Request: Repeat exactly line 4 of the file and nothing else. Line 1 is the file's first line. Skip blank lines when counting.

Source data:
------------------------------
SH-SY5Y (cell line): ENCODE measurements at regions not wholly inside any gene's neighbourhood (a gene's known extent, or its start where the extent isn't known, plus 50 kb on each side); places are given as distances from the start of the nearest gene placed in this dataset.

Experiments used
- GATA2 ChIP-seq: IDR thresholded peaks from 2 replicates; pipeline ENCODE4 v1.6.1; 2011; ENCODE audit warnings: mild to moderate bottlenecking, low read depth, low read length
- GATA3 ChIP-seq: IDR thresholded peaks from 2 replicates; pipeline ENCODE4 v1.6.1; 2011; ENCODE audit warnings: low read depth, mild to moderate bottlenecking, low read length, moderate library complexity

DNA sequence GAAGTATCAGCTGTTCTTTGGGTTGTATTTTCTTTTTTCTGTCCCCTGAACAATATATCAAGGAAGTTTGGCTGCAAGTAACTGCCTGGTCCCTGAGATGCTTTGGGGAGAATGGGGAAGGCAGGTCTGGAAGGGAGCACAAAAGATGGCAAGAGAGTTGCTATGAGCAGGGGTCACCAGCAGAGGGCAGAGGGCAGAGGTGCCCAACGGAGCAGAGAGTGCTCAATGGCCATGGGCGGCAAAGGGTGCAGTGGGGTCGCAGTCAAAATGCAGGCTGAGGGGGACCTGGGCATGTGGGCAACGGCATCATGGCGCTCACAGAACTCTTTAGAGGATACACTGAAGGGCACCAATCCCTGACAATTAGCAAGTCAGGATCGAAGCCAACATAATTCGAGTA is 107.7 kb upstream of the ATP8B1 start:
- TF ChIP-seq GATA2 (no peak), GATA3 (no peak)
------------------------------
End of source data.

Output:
- GATA3 ChIP-seq: IDR thresholded peaks from 2 replicates; pipeline ENCODE4 v1.6.1; 2011; ENCODE audit warnings: low read depth, mild to moderate bottlenecking, low read length, moderate library complexity